The LUCID study: living with ulcerative colitis; identifying the socioeconomic burden in Europe.
Evans, Jonathan; orcid: 0000-0002-3490-7191; email: email@example.com
Pedra, Gabriel Ghizzi
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Abstract<h4>Background</h4>Ulcerative colitis (UC) is an inflammatory bowel disease with increasing prevalence worldwide. Current treatment strategies place considerable economic and humanistic burdens on patients. The aim of this study was to determine the socioeconomic burden of UC in adult patients in European countries in a real-world setting.<h4>Methods</h4>In this retrospective, cross-sectional and observational pan-European study, patients with moderate or severe UC were assigned to ARM 1 and patients who had moderate or severe UC but achieved mild or remission status 12 months before index date (or clinical consultation date), were assigned to ARM 2. Clinical and medical resource use data were collected via electronic case report forms, and data on non-medical and indirect costs, and health-related quality of life (HRQoL) were collected via patient and public involvement and engagement (PPIE) questionnaires. Per-patient annual total costs per ARM and per country were calculated using the collated resource use in the last 12 months (between the start of the documentation period and patient consultation or index date) and country specific unit costs. Quality of life was described by arm and by country.<h4>Results</h4>In the physician-reported eCRF population (n = 2966), the mean annual direct medical cost was €4065 in ARM 1 (n = 1835) and €2935 in ARM 2 (n = 1131). In the PPIE population (ARM 1, n = 1001; ARM 2, n = 647), mean annual direct cost was €4526 in ARM 1 and €3057 in ARM 2, mean annual direct non-medical cost was €1162 in ARM 1 and €1002 in ARM 2, mean annual indirect cost was €3098 in ARM 1 and €2309 ARM 2, and mean annual total cost was in €8787 in ARM 1 and €6368 in ARM 2. HRQoL scores showed moderate to high burden of UC in both groups.<h4>Conclusions</h4>The cost and HRQoL burden were high in patients in both ARM 1 and ARM 2 indicating unmet needs in the UC active population.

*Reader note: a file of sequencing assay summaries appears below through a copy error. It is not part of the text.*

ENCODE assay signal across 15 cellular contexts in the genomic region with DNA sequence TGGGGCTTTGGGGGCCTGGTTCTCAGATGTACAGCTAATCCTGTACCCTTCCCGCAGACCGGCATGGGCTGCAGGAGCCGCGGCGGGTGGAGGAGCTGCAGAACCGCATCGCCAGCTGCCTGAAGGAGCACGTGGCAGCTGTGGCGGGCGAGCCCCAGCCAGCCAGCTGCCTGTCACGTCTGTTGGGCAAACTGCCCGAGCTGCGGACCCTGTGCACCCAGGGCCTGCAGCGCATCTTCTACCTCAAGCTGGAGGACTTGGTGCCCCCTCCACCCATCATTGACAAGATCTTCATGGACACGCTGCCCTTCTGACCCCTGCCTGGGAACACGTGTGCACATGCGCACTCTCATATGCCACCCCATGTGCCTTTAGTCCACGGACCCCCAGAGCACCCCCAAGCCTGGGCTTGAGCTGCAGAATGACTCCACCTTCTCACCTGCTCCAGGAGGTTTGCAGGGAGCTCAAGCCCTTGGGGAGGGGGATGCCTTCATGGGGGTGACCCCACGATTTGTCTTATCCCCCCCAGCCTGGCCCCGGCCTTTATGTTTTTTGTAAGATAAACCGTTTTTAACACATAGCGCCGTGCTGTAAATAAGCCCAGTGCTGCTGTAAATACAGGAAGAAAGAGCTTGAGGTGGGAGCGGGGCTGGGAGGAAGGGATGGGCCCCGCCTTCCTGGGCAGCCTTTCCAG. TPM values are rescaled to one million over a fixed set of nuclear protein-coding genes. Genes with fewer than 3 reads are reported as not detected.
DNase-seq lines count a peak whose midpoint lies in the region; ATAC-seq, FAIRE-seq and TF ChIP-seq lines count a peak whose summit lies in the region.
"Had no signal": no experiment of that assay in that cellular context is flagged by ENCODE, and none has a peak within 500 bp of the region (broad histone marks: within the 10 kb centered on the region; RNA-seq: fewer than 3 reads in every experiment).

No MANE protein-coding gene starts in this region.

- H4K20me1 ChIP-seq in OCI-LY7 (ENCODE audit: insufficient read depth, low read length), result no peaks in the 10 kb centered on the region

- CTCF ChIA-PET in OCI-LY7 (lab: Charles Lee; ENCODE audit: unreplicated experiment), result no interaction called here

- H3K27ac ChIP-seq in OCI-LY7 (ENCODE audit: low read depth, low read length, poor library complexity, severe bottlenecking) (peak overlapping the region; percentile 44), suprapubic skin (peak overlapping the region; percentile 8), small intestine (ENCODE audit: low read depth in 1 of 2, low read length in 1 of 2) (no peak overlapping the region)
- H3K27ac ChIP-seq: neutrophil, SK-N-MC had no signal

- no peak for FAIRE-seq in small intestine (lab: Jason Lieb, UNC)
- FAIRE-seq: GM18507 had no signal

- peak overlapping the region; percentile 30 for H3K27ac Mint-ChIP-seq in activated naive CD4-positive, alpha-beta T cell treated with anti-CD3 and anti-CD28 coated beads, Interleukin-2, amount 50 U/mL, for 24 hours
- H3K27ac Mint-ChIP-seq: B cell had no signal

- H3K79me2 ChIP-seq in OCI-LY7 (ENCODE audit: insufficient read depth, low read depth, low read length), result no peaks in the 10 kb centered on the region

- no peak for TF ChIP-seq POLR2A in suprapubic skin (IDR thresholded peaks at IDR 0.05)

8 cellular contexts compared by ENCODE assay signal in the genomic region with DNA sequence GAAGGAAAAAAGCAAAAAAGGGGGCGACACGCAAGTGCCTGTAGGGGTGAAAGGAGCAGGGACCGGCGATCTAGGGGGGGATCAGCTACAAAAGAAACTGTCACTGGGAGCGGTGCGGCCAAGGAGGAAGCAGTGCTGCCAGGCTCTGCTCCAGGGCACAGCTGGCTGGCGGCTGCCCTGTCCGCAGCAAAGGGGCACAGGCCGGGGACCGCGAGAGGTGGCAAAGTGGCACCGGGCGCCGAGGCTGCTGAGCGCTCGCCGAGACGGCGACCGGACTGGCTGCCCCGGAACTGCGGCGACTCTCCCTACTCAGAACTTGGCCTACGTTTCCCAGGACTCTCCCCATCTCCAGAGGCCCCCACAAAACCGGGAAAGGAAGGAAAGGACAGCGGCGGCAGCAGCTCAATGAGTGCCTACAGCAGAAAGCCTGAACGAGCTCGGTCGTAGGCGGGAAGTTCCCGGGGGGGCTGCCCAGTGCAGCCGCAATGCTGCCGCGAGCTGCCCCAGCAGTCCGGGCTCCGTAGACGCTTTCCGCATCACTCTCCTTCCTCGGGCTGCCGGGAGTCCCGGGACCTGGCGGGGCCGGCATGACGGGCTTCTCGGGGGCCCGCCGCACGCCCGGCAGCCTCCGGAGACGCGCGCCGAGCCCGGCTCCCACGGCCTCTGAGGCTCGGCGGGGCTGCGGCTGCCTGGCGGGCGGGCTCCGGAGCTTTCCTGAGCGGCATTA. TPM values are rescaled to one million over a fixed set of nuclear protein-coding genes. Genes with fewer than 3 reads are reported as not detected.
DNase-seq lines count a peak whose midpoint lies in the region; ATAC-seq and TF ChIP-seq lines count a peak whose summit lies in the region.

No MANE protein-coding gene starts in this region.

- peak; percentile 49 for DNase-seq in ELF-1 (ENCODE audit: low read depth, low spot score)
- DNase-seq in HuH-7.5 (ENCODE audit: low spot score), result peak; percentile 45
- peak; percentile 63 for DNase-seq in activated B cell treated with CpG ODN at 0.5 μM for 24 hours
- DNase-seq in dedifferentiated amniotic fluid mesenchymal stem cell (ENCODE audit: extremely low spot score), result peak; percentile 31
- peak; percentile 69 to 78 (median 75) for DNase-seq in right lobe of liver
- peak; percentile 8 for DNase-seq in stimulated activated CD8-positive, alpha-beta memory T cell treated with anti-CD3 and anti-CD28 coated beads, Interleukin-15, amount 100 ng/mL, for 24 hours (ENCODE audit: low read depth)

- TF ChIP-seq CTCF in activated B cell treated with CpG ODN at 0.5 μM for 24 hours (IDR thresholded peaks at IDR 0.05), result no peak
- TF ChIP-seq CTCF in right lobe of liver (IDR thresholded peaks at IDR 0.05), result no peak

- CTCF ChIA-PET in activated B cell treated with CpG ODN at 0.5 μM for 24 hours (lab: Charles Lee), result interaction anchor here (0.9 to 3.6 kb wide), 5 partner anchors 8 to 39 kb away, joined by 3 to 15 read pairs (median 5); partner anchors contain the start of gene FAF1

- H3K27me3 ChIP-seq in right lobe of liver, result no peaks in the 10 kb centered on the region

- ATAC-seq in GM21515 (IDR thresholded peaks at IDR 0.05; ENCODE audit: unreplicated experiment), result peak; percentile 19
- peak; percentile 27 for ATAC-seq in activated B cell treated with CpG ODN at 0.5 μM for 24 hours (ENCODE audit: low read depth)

CitationBMC gastroenterology, volume 21, issue 1, page 456
DescriptionFrom Europe PMC via Jisc Publications Router
History: ppub 2021-12-01, epub 2021-12-04
Publication status: Published
Funder: Eli Lilly and Company
Funder: Pfizer UK